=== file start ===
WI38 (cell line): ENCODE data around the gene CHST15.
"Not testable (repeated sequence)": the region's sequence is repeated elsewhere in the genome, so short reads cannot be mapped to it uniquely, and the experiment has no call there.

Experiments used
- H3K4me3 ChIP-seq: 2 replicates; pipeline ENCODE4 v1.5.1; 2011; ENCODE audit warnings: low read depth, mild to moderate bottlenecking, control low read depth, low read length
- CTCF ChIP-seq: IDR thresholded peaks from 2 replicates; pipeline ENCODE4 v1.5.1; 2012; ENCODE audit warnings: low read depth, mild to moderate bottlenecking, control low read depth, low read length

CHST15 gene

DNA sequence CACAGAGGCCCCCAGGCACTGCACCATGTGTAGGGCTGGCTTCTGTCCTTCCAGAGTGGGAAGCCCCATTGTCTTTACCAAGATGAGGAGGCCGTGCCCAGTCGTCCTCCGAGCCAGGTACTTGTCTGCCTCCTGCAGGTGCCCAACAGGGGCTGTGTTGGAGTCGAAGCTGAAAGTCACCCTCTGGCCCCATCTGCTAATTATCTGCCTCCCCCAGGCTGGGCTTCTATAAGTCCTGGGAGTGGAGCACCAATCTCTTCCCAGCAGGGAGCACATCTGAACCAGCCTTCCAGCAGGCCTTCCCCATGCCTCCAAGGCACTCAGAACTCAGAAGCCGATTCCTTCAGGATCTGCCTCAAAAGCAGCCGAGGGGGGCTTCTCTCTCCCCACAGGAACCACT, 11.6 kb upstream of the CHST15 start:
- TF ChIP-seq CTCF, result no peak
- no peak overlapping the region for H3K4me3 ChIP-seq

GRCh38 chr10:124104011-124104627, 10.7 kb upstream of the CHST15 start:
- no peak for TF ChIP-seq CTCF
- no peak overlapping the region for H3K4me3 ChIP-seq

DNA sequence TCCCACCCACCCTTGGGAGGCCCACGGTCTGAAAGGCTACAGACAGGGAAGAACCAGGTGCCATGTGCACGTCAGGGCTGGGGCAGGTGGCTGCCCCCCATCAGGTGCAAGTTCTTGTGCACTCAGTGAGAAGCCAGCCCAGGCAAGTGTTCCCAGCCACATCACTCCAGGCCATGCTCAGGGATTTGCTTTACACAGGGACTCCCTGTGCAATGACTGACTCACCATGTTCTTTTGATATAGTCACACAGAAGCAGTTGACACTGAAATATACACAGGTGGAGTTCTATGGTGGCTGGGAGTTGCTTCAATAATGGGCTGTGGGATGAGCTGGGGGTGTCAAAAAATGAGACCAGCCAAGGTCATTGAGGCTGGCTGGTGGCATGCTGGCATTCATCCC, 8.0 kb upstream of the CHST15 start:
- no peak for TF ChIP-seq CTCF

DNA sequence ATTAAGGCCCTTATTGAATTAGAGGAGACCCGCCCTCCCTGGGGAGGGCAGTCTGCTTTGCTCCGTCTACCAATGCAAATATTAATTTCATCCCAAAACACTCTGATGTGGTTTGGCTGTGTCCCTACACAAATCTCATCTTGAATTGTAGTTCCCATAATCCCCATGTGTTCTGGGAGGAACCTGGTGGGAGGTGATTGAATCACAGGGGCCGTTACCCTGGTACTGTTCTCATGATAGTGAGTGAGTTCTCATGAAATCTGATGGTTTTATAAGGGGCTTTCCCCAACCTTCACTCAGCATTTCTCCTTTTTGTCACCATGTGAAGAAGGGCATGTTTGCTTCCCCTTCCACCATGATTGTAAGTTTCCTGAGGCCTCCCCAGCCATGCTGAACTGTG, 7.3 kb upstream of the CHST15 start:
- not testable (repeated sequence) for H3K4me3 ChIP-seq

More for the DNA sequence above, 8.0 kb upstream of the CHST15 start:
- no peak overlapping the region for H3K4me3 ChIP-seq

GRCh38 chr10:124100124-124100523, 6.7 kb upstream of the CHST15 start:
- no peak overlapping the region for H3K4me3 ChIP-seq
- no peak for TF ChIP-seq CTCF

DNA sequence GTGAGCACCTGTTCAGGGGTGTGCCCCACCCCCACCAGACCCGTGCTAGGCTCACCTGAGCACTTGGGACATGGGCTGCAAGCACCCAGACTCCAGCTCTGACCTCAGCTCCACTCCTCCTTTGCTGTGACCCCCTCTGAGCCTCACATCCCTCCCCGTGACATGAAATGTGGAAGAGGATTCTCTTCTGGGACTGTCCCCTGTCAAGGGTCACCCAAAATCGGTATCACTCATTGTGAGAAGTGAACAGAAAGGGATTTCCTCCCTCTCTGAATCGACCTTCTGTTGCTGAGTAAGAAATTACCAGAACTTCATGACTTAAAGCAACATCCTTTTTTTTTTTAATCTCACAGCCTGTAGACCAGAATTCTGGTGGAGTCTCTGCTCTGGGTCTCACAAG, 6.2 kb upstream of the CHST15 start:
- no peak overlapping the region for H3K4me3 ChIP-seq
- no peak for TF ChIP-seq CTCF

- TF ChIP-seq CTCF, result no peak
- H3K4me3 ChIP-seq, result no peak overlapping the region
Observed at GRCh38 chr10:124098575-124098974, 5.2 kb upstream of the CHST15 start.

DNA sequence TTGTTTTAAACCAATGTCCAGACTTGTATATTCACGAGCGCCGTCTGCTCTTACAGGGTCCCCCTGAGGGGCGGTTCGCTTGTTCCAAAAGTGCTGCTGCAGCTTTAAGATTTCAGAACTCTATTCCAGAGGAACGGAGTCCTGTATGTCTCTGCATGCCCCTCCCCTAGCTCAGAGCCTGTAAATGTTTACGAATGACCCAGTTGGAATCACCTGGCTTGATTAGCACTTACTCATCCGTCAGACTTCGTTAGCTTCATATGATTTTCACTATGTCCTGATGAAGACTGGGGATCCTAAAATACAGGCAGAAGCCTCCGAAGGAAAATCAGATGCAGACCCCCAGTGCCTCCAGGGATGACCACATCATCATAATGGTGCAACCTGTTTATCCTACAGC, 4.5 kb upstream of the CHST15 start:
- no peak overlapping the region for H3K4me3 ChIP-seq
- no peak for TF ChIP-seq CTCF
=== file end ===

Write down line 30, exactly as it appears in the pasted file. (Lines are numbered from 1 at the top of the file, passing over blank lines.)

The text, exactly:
- no peak for TF ChIP-seq CTCF